Traversing Edinburgh in August is sure to invite all sorts of flyerers. But this festival, you may be asked “Have you ever met a psychopath?” I suggest you follow up immediately. If your answer was ‘no’, it is about to change.
The Meeting is clever, striking and as sharp as a serial killer’s razor blade
The Meeting is an energetic, skillful and fascinating piece of theatre by BareWater Productions – a small-scale company originating from the Liverpool Institute of Performing Arts – and University of Edinburgh-trained new writer Mell Flinn. We are initially confronted with what looks to be a support group meeting. A suited, eccentric looking man (Andrew, final year student Louis Gale) prepares for the members’ arrival. Each bring their own flavour and presence; Lisa’s feistiness (final year student Rebecca Ozer) and the spits and spats she shares with Jules (student Pete Smith) provide semi-violent delight before the tense arrival of newcomer Chris (student Jack Sanders). This fans the flames of the group’s madness while recurrent questioning after an absent member looms ominously.
The piece has a liveliness which is instantly apparent as the cast fantastically illustrates varying degrees of sanity. Through the frantic Jules (don’t call him Julian), the aggressive Lisa, the skittish Andrew - who appears to be their leader only officially - we experience a sightseeing tour of crazy before meeting Chris, who vehemently proclaims sanity. Gale and Sanders do a terrific job of illustrating the ambiguity of ‘sane’. Flinn has more than succeeded in creating enthralling figures with intriguing backstories, who’d be completely believable if you could fathom the extent of their insanity. Magic sparks from this mish-mash and thrilling interplay. The cast operates like a machine but remains natural. Miraculously, the text is expertly and carefully expressed despite the franticness.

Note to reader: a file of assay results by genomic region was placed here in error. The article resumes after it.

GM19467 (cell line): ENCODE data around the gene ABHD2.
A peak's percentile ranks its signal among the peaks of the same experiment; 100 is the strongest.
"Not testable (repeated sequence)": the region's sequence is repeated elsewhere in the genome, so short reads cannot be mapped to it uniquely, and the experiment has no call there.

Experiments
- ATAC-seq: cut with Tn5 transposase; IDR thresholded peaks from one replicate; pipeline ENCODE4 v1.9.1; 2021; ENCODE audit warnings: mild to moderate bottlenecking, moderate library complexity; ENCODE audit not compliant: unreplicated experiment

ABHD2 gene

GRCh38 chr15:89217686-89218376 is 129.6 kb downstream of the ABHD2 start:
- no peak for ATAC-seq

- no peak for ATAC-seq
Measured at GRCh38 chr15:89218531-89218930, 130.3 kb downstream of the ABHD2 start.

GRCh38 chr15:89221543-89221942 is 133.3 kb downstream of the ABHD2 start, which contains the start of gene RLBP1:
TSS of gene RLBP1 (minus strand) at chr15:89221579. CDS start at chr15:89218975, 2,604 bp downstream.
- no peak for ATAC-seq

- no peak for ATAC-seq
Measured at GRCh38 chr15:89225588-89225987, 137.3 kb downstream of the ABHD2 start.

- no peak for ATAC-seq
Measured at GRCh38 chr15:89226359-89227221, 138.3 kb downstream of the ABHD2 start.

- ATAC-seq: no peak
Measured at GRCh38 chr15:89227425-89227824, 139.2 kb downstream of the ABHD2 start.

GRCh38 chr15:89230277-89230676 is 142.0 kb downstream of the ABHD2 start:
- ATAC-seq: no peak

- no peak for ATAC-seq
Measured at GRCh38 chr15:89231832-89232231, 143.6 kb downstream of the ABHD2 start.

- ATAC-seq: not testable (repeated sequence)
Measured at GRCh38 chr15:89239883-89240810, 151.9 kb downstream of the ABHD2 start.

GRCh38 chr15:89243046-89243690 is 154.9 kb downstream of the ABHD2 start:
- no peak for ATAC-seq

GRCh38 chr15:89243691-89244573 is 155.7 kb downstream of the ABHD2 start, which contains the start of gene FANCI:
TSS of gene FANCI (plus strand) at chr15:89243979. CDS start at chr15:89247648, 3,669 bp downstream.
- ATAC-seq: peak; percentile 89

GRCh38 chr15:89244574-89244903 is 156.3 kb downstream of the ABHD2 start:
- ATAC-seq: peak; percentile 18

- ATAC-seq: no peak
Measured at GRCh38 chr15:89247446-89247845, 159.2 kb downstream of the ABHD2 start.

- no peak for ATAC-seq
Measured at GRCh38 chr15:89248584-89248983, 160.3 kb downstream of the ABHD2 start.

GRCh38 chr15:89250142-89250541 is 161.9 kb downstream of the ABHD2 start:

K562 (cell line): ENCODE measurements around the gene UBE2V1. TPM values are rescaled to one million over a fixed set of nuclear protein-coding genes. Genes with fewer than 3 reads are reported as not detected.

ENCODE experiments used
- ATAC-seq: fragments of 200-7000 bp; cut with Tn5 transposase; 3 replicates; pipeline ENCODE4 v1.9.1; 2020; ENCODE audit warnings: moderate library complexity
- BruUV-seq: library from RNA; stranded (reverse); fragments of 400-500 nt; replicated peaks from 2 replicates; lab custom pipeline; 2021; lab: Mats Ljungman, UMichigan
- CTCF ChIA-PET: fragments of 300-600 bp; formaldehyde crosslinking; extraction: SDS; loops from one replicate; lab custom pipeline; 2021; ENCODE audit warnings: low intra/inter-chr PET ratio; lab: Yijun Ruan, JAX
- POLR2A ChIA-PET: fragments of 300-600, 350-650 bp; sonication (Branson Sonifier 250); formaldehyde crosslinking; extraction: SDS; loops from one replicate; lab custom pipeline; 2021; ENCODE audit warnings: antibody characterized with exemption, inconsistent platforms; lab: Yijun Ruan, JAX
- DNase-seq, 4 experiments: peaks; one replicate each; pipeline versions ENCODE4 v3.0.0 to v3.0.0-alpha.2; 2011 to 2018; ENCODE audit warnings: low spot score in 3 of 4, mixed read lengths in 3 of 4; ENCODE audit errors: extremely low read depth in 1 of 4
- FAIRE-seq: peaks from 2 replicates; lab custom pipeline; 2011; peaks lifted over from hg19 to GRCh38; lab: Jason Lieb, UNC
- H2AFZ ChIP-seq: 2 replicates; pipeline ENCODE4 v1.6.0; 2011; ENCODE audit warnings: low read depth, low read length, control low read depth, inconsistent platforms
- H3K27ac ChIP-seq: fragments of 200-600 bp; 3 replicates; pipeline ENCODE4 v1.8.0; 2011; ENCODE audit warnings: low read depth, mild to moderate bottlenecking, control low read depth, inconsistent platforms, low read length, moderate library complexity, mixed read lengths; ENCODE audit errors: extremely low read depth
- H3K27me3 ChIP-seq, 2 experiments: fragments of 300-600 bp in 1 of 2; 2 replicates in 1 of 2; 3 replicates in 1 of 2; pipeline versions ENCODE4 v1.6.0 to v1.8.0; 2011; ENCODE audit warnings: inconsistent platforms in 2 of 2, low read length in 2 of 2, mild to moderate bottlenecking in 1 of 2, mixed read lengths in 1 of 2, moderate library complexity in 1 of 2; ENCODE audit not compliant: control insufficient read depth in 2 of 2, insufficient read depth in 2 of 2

The pacing is well set and consistently varied, while suspense is built with gripping moments like a particularly tense confrontation between Chris and Lisa. The play arguably gives too much away too quickly, and jumps from one unearthing to the next. The plot is forwarded and the audience is grasped but the piece may be relying on a constant supply of reveals to create drama. The in-the-round style works ingeniously to exhibit the dynamic movement of the characters in and around the space. A minimalist set compliments the rawness of the action, while occasional lightbulb flickering does multitudes for ambience. However, a tonally-stale general lighting state and distracting and seemingly unnecessary background audio stick out.
The play features well-investigated explorations of themes including mental health, violence and sexual assault. However one vivid moment should be noted by those wary of scenes displaying sexual violence. While the scene fits the play’s narrative and tone, taking more steps to warn viewers might be prudent. The play’s resolution is a stroke of genius, although audiences may be disappointed that they are quickly taken away from a new realm of possibilities. All in all The Meeting is clever, striking and as sharp as a serial killer’s razor blade – essential viewing for those seeking captivating narratives and energetic performances this Fringe.